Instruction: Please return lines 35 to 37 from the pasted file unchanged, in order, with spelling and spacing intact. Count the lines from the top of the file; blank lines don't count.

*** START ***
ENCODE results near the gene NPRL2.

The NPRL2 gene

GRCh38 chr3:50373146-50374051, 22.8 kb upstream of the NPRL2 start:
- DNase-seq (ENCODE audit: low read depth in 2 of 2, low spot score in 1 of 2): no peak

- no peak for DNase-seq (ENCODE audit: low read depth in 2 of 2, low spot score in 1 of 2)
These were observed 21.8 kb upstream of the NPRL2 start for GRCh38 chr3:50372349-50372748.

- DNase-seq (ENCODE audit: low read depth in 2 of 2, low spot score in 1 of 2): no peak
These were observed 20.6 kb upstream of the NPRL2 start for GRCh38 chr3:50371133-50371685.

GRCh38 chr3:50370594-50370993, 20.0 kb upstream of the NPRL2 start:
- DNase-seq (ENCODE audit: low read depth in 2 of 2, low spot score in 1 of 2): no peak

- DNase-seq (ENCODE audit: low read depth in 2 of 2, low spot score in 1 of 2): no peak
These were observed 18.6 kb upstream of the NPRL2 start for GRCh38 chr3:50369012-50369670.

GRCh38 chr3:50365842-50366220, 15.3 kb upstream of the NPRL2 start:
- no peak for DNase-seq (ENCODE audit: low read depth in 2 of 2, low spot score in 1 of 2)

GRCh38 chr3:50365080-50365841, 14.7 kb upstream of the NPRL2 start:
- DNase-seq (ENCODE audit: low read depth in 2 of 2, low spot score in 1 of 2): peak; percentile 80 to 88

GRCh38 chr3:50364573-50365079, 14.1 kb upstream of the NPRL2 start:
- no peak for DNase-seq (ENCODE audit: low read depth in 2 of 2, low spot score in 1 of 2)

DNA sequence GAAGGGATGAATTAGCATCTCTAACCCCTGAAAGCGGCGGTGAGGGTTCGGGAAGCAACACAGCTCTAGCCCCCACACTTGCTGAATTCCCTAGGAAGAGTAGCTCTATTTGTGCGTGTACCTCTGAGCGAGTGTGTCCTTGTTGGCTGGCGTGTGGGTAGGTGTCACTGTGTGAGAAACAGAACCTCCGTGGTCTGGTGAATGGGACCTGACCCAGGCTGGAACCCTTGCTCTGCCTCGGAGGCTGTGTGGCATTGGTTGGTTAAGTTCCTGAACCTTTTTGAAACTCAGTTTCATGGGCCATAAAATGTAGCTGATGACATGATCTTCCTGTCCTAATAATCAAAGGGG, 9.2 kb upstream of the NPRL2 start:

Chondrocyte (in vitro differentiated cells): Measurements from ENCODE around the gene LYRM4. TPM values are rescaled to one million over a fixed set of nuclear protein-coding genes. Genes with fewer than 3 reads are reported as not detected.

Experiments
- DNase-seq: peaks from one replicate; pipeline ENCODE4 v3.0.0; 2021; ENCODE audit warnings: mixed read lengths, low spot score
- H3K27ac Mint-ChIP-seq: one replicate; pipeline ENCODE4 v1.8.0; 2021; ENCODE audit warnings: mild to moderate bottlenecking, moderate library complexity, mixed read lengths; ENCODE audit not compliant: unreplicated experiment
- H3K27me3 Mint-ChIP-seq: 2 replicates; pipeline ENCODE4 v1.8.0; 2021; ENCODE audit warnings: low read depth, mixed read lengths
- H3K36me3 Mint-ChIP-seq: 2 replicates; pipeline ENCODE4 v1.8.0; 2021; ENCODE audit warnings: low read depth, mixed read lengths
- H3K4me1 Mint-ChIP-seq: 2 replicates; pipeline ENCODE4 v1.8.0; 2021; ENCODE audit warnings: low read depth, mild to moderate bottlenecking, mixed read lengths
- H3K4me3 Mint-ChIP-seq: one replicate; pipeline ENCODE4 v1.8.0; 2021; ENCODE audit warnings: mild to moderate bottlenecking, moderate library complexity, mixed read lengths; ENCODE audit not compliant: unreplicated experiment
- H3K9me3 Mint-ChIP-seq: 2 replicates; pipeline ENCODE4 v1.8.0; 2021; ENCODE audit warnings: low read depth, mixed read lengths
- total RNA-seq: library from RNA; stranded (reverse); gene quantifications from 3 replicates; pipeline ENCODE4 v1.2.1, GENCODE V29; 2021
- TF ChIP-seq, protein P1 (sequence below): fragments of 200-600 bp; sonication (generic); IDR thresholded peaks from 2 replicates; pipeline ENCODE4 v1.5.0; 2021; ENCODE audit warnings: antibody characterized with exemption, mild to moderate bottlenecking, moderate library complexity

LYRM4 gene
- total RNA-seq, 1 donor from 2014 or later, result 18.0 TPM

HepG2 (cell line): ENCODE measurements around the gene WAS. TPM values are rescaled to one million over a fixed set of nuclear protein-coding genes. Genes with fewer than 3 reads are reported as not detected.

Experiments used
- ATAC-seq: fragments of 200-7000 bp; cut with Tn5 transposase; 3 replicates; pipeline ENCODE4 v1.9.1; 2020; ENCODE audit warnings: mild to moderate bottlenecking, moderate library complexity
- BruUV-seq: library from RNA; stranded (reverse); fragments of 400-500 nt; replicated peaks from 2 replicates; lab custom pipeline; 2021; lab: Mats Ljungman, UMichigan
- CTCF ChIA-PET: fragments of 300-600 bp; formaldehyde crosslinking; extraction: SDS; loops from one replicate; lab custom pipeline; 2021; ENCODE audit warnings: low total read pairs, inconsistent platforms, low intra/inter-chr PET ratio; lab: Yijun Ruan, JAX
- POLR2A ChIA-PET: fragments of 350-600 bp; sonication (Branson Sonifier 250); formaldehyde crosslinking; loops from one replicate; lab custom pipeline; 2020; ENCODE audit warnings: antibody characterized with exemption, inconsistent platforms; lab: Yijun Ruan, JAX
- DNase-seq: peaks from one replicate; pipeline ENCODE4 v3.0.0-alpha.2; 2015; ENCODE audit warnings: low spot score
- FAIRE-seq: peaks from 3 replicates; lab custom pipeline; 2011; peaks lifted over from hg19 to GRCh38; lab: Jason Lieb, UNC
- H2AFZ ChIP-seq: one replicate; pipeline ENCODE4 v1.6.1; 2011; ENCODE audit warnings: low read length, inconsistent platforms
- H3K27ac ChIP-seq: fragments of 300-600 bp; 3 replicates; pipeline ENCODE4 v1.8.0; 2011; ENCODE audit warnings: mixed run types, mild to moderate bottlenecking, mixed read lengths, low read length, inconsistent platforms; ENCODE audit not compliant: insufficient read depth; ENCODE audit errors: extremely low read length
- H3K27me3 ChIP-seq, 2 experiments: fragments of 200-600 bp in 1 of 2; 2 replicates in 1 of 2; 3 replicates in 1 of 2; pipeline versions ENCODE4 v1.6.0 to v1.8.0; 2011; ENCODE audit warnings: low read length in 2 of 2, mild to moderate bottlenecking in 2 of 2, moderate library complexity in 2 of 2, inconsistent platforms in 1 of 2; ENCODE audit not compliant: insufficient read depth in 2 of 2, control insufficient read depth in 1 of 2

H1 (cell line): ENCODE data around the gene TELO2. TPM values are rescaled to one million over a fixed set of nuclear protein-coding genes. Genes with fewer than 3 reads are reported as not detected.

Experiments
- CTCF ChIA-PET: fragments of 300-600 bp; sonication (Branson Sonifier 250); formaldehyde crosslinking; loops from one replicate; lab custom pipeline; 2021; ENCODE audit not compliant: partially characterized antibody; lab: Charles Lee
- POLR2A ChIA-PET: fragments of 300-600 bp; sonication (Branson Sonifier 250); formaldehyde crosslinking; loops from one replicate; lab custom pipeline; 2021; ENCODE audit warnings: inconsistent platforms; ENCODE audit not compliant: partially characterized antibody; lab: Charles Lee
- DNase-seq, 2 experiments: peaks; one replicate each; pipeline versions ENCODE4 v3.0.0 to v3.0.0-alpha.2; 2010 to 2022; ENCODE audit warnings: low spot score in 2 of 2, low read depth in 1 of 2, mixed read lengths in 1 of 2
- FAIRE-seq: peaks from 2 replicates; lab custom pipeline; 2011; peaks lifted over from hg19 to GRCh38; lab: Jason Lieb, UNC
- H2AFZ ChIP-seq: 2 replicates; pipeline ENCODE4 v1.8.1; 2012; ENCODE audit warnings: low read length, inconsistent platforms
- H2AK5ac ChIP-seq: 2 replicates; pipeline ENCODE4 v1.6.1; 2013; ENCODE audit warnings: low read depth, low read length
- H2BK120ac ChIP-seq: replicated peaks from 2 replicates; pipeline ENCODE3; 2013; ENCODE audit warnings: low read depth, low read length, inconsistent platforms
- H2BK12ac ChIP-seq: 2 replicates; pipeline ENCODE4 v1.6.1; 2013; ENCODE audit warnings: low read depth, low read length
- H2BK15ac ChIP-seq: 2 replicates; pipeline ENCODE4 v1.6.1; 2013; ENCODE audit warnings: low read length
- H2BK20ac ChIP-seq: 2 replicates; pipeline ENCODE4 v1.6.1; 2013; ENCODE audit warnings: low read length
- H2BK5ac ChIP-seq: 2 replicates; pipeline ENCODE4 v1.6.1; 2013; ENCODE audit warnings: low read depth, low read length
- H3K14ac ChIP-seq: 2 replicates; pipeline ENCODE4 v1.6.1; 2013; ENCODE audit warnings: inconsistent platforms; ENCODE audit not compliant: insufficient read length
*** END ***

- ATAC-seq: fragments of 200-7000 bp; cut with Tn5 transposase; 3 replicates; pipeline ENCODE4 v1.9.1; 2020; ENCODE audit warnings: mild to moderate bottlenecking, moderate library complexity
- BruUV-seq: library from RNA; stranded (reverse); fragments of 400-500 nt; replicated peaks from 2 replicates; lab custom pipeline; 2021; lab: Mats Ljungman, UMichigan
- CTCF ChIA-PET: fragments of 300-600 bp; formaldehyde crosslinking; extraction: SDS; loops from one replicate; lab custom pipeline; 2021; ENCODE audit warnings: low total read pairs, inconsistent platforms, low intra/inter-chr PET ratio; lab: Yijun Ruan, JAX